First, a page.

CANADIAN RAILWAY OFFICE OF ARBITRATION
& DISPUTE RESOLUTION
CASE NO. 4086
Heard in Montreal, Tuesday, 14 February 2012
CANADIAN NATIONAL RAILWAY COMPANY
TEAMSTERS CANADA RAIL CONFERENCE
Termination of the probationary employment of Conductor Trainee D. Cross on November 19, 2010.
COMPANY’S STATEMENT OF ISSUE:
On October 18, 2010, Conductor Trainee Cross was hired with the Company and started her training program as a conductor.
On November 19, 2010, following three weeks of classroom training and upon completion of Ms. Cross’ first two (2) weeks of practical field training, the Company determined that Ms. Cross was unsuitable for the position of conductor. The Company met with the grievor, informed her of the Company’s decision and provided her with a letter confirming the Company’s decision.
The Union contends that Conductor Trainee Cross was terminated as a result of her gender. The Union requests that the grievor be reinstated into the Conductor Trainee Program and be made whole.
The Company disagrees with the Union’s contentions.
FOR THE COMPANY:
(SGD.) D. CROSSAN
FOR: DIRECTOR, LABOUR RELATIONS
There appeared on behalf of the Company:
D. Crossan – Manager, Labour Relations, Prince George
K. Morris – Sr. Manager, Labour Relations, Edmonton
P. Payne – Manager, Labour Relations, Edmonton
M. Farkough – General Manager, Surrey
D. VanCauwenbergh – Director, Labour Relations, Toronto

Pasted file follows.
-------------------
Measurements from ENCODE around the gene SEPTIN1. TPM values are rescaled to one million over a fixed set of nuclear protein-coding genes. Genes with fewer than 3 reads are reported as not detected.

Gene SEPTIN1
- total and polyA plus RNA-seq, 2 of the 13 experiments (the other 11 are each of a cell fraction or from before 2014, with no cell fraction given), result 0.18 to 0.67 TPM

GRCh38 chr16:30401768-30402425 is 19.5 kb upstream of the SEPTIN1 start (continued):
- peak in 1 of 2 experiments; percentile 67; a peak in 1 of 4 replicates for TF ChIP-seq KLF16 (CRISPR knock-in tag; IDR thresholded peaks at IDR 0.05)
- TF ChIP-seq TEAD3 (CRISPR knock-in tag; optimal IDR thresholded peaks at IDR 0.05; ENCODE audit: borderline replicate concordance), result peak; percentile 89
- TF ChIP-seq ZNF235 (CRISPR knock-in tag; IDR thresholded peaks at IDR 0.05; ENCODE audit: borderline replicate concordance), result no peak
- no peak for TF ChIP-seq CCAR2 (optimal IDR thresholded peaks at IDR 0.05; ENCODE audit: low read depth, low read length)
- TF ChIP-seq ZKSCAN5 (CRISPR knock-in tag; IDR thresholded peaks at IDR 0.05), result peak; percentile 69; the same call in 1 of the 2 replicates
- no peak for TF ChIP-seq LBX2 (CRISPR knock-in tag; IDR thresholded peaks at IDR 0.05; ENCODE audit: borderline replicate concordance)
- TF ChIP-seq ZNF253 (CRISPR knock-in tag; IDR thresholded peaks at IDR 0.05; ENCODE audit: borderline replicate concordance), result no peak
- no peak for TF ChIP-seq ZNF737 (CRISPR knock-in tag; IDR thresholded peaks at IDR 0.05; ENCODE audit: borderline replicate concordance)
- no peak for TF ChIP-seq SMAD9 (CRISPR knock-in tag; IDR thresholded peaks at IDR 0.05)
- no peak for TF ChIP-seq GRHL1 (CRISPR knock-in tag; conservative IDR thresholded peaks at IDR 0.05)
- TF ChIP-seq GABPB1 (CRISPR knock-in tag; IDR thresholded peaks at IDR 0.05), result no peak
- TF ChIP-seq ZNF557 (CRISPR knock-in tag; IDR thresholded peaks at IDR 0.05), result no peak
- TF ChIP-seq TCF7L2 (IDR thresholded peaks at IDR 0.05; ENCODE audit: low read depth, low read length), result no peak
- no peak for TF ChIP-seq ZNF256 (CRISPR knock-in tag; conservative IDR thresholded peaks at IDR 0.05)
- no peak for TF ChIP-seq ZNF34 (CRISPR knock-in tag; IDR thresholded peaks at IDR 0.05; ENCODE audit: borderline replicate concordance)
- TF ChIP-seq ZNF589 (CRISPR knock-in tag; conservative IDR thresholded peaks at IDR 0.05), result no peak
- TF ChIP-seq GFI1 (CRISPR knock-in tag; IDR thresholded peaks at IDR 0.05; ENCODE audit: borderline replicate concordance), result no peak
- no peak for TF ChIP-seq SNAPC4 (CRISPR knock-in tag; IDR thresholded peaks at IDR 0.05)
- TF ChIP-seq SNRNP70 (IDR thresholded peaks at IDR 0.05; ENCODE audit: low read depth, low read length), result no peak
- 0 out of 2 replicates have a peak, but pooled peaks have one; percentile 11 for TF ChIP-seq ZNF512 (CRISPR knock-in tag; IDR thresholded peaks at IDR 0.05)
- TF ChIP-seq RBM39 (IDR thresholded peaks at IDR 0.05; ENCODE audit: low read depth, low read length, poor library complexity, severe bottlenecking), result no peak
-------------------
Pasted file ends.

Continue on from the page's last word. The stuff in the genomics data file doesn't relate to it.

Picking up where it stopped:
R. Worsfold – Manager, Risk Management, VCR
R. Jordan – Instructor, Rules
There appeared on behalf of the Union:
K. Stuebing – Counsel
B. R. Boechler – General Chairman, Edmonton
J. Robbins – General Chairman, CN Lines Central, Sarnia
B. Willows – General Chairman, LE, Edmonton
D. Cross – Grievor
AWARD OF THE ARBITRATOR
This award concerns the termination of a probationary employee. As the jurisprudence of this Office confirms, the standard for the review of such a termination does not place upon the Company the burden to establish just cause. Rather, it must demonstrate that the action taken was not arbitrary, discriminatory or in bad faith. That is reflected in the following passage from CROA 1568, a prior award involving these same parties:
It is common ground that the standard of proof required to establish just cause for the termination of a probationary employee is substantially lighter than for a permanent employee. The determination of “suitability” obviously leaves room for a substantial discretion on the part of the employer in deciding whether an employee should gain permanent employment status. … It is sufficient to say that, at a minimum, the Company’s decision to terminate a probationary employee must not be arbitrary, discriminatory or in bad faith. It must be exercised for a valid business purpose, having regard to the requirements of the job and the performance of the individual in question.